Tara Smith (U'04)

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Tara Smith (U'04)

In our instantaneous, hyper-speed world, it’s hard to imagine anyone poring over a scientific problem for 12 continuous years, with the solution not quite within reach. Most of us would have given up years ago, but not Tara Smith.

The Luther bio-chem grad (U’04) with a Doctorate of Pharmacy from the U of S has dedicated her life to developing a treatment for two diseases: one of the rarest diseases in the world affecting children (a type of dwarfism), and, simultaneously, one of the biggest diseases in the world affecting adults (Alzheimer’s).

Children born with Rhizomelic Chondrodysplasia Punctata, or Rhizo for short, have an inability to make plasmalogen, a brain lipid that encourages growth and de­velopment. Five-year-old children with this disease regularly wear infant-sized clothes and rarely make it past their tenth birthday. Tara says she knows of only three cases of Rhizo kids in Canada, and fewer than 100 in the U.S. “As a sci­entist, you’re supposed to separate business from your personal life, but these kids have become my life. They are my heart and the very reason why I’ve focused so many years working late into the night to help find a treatment,” she says passionately.

Tara and her team were the first to connect the dots between Rhizo patients, who have no plasmalo­gen in their brains, and Alzheimer patients, have decreased levels of the lipid. This has led to some state-of-the-art collaborative drug research spanning the globe from India to California to Saskatoon, offering new hope for those living with these diseases.

Tara is quick to credit her humble beginnings at Luther. “This journey has been absolutely amazing, and I know I wouldn’t be here today if it wasn’t for Luther’s unique science program, which kept students together in a small, core learn­ing group. These core students have become lifelong friends and they’re the reason I made it through.”

Tara knew she wanted to work in the sciences, but it wasn’t until a third-year summer internship in a lab that she found her focus. “I got to clone my very first gene, and suddenly I knew something before anyone else did. It was life-chang­ing and made me determined to do bench research in grad school. I never looked back.”

She ended up doing her post doctorate work on Alzheimer’s in search of a viable treatment. “I was hired by Phenomenome Discov­eries, a company that had already made the association that Alzhei­mer patients lacked plasmalogen. Similar to the way high cholesterol is a biomarker for heart disease, a lack of plasmalogen in the brain was a biomarker for Alzheimer’s,” she explains. “I came on board to better understand this deficit and evaluate treatments.”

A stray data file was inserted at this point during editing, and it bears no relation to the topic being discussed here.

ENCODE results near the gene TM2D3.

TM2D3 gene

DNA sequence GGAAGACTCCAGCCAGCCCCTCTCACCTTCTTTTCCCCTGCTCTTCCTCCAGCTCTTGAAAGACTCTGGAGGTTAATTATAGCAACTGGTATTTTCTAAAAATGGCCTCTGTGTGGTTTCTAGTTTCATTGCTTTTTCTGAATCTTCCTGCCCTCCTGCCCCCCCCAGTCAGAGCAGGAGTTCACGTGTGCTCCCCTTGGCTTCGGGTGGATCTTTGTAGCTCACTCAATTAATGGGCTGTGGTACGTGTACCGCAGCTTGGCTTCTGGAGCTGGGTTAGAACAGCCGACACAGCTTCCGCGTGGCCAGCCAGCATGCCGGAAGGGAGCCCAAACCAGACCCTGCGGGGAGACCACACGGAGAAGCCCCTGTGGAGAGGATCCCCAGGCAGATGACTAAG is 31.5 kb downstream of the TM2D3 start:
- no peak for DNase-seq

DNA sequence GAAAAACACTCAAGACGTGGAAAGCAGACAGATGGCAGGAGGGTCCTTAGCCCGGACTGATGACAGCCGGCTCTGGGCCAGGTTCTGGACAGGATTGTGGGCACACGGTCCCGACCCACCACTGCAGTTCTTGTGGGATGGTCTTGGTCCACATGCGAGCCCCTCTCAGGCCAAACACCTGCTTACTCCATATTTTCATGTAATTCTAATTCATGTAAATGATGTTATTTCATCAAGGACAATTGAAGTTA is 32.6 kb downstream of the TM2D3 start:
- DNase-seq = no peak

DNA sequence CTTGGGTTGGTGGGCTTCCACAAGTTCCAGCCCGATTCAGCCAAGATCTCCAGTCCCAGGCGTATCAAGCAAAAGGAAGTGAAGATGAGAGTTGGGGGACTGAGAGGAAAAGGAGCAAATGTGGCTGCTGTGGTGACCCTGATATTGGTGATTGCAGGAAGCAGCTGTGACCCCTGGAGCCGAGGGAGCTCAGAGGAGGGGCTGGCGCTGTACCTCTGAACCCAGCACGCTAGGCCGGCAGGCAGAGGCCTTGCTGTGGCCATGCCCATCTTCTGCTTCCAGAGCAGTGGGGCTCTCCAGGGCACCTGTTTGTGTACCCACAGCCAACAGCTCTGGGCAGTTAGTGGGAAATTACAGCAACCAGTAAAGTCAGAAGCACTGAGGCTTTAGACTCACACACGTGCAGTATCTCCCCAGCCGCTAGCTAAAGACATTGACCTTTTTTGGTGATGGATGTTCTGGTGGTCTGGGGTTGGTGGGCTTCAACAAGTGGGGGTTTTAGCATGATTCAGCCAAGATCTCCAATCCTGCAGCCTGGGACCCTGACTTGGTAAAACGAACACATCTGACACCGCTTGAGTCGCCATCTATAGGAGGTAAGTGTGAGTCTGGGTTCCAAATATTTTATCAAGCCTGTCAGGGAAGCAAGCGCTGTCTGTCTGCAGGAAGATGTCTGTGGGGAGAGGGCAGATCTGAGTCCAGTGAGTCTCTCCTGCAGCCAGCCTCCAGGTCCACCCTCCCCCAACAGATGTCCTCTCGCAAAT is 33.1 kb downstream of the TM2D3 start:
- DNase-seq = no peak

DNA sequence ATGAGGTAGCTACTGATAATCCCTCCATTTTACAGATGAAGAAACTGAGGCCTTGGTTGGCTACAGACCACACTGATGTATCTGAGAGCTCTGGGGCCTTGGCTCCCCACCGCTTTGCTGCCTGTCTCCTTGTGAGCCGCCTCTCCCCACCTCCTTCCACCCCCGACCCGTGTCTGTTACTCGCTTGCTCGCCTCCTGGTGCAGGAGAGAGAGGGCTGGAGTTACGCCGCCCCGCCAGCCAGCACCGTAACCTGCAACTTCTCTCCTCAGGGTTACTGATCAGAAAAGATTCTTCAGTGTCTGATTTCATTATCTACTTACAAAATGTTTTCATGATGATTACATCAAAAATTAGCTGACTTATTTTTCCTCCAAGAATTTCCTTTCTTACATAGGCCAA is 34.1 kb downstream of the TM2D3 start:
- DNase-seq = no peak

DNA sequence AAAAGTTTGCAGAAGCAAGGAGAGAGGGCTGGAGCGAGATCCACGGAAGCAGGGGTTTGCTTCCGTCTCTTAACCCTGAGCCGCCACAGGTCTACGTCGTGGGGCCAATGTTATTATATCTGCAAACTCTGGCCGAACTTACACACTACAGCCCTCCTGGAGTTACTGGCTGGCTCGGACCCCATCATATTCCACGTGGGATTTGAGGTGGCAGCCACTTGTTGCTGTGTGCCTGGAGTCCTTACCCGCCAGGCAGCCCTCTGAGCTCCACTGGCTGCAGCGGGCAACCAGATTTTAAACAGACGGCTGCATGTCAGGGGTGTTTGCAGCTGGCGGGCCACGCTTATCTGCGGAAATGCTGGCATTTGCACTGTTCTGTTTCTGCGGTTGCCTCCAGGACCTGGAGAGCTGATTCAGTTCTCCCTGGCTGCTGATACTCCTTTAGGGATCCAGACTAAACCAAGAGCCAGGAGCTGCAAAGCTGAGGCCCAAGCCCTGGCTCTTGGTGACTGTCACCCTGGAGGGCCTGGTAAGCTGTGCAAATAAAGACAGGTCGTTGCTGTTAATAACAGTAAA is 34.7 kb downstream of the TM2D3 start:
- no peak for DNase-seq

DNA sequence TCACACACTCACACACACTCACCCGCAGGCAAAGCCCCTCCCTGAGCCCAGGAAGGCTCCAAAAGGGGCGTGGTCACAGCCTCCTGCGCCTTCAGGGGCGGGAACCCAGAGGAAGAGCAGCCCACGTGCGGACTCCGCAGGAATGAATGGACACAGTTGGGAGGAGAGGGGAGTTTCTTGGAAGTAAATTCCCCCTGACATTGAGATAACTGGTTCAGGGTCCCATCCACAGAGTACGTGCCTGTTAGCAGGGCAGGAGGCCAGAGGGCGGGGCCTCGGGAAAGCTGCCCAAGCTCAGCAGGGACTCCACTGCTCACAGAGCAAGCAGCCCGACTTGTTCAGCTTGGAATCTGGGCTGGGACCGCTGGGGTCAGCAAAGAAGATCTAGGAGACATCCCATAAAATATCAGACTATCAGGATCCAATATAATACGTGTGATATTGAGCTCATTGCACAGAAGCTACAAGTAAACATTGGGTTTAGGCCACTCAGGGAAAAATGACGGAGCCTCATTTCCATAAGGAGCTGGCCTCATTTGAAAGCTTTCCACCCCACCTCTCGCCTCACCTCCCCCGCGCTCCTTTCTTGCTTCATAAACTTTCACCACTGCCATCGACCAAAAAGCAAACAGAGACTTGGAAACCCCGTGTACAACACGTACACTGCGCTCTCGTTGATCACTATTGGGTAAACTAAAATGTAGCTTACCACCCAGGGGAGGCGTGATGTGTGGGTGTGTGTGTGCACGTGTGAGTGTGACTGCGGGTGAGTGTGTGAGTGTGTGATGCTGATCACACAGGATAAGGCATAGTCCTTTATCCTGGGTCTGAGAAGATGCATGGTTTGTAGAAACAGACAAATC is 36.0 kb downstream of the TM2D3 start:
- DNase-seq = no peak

By the mid-2000s, she was doing research to determine if increasing plasmalogens might be thera­peutic for treating Alzheimer’s. She eventually collaborated with a McGill University researcher look­ing into an animal model to test her theory. “Most people would be shocked to learn how long it takes to go from research to an actual drug. I’ve been working on this for more than a decade and we’re still not at the point where we can test in humans. It takes years of meticulous research, and a ton of patience,” she says thoughtfully.

Scientists already knew that Rhizo kids lack plasmalogens, based on genetic testing. What they didn’t have was an effective way of in­creasing those plasmalogen levels. With Tara’s extensive research into Alzheimer’s, the pieces of the puzzle fell into place. “Here we were, sitting on a potential drug for Alzheimer’s that at the same time might also give Rhizo kids their best chance of raising their plasmalogen levels. It was fasci­nating!”

In 2015, however, the company Tara worked for went bankrupt at the same time that she gave birth to twins – a boy and a girl. “To think that 10 years of my life’s work might be gone was devastating,” she recalls. But private investors from Saskatchewan (Med-Life Discoveries) bought the intellec­tual property to her work, and she was soon back up and running. “We honed our focus, and moral­ly , we knew we had to give Rhizo kids a chance at a better life. We’re manufacturing this plasmalogen drug in India and it’s being formu­lated in San Diego. We’re doing as much research as possible, run­ning ‘natural history trials’ (gath­ering as much data as possible on Rhizo patients without drugs or placebos). We’re working close­ly with Dr. Michael Bober at the Wilmington, Delaware hospital, and meeting with families from all over North America.”

Tara says before this drug can be administered to sick kids, it first needs to be administered to healthy adults to make sure there are no serious side-effects. In the meantime, her research with Alzheimer’s has come full circle. “Gray Space Therapeutics is rais­ing funds to begin advancing to­wards our first clinical trial of the plasmalogen drug with Alzheimer patients, so it’s very promising!”

While it has taken tens of thou­sands of hours to get to this point, Tara says the years of intense focus and sheer determination are paying off. “If we get to save one of those kids so we can give them a chance at life, or spare a loved one from the cruel decline of Alzheimer’s, then everything will have been worth it.”